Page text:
Reading the world, one country at a time

JISHOU, HUNAN — Now here’s an idea I wish I had had: choose a book from each of the world’s nations (plus a few extra locations), read it, and write a short review. That’s what Ann Morgan of the UK just finished doing. Since she is literate only in English, French and German, Morgan asked help from readers of her blog to find English translations. One contributor even wrote a book for her blog, to fulfill the mission. I wish I had that kind of time, to just sit and read. Color me green with envy. The Atlantic has an interview with Morgan, and here is a Public Radio International report. I was curious to see which books she read from countries I’ve lived in, or have an interest in. So, here’s what I found. From China, she read Banished!, by Han Dong, rather than a work by Nobel Prizewinner Yan Mo. Han’s novel is about the Tao family, who are forced to leave Nanjing during the Cultural Revolution. As for Yan, I’d recommend Red Sorghum, his first novel, which was also turned into a film. But I have to confess, I have only seen the movie version as yet. ...

Curse of the survey lit course

The last post of 2010 (maybe)* 7

JISHOU, HUNAN — I’ve been busy these last few days getting ready to close up shop for the Winter Holiday. My last exam — for the Western Civ classes — is next Friday, and I’ll have a week to read those exams and hand in grades before I jet to the USA for a three-week stay. My free time, which is not that ample to begin with, has been taken up by giving oral examinations to more than 120 freshmen and sophomores, two at a time for 15 minutes each. This year, I’m using a combination of the Cambridge IELTS and BEC speaking tests: IELTS prompts for two student partners. That way, the students can do the talking while I carefully listen and evaluate pronunciation, intonation, grammar, vocabulary, rhythm and speed. After two years, I’m finally getting a handle on this oral English stuff. I’m calculating those students’ final grades this weekend (I only have a few left to examine), so the remaining Big Tasks are (1) reading the Western Civ students’ last unit test and (2) reading their final exams. I included a short essay on the final, and I gave them the three possible essay questions earlier this ...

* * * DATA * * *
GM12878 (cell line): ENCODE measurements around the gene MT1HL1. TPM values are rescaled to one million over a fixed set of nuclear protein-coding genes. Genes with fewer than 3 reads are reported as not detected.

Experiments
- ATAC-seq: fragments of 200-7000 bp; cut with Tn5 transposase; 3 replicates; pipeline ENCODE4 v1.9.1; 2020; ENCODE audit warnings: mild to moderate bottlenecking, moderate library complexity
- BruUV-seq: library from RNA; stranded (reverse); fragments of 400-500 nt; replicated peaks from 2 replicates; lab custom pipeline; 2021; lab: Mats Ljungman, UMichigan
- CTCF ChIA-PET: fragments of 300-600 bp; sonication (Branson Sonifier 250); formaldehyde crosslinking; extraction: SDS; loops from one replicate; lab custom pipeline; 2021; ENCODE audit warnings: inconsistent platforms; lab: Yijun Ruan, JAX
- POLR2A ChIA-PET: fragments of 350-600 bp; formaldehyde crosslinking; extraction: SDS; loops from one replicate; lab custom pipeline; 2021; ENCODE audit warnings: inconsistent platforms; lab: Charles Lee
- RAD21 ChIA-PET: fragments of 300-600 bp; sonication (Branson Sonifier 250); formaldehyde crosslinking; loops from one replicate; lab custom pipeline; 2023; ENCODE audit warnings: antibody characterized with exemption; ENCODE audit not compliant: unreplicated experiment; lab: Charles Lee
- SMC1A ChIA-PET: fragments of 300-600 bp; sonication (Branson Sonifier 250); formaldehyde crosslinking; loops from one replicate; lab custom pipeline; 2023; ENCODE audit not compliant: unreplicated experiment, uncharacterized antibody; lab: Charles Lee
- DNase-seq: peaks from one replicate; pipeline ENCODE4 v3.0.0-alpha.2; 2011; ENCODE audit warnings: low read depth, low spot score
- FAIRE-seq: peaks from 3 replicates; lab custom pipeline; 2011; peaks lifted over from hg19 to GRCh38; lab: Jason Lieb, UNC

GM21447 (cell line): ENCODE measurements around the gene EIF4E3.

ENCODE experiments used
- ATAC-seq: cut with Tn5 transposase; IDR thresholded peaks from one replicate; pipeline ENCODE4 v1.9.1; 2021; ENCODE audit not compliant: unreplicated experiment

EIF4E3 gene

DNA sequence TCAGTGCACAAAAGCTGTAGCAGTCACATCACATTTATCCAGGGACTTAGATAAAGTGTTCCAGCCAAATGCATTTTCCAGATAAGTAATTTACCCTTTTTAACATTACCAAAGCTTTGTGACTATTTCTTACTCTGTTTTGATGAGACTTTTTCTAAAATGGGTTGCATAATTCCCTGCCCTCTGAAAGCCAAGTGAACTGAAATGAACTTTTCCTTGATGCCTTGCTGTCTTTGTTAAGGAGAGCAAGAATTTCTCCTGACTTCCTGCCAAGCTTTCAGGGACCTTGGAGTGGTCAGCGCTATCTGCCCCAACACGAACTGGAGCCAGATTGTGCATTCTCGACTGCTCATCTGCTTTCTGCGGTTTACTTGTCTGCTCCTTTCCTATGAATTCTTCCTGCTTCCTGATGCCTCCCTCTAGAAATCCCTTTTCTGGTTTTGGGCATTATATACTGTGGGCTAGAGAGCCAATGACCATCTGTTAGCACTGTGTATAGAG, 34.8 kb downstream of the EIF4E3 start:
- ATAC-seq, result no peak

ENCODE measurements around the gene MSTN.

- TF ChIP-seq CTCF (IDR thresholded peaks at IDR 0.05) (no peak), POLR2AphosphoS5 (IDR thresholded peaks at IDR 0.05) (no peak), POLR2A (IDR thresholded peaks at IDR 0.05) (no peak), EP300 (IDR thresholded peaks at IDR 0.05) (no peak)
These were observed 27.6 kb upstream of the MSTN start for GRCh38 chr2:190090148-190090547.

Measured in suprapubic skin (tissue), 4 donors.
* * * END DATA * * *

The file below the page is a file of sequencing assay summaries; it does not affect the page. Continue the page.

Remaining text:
Time out to tell some tales 3

JISHOU, HUNAN — I am in the midst of reading the first drafts of about 70 term papers, but I wanted to take time out to write about a couple of cool things that happened today. One of my former students here in China is getting married next week. This was no big surprise, since she told me it was going to happen sometime this year. Today, when we went to lunch, T. threw me a couple of curve balls. First, she’s pregnant — one of those happy little accidents that sometimes proceed marriage. Despite the conservative culture of China, being pregnant just before marriage is no big deal, as long as the husband-to-be is still in the picture. The funny thing was, when I accidentally ran into the two of them downtown yesterday, I thought to myself, “T. looks pregnant.” Now, she’s only three months along, and not showing yet. (T. is very petite, and has not gained weight, so her size was not the reason for my hunch.) But, she was walking a little like a pregnant woman — her shoes were the problem there, she says — and her dress was similar in design to a maternity ...
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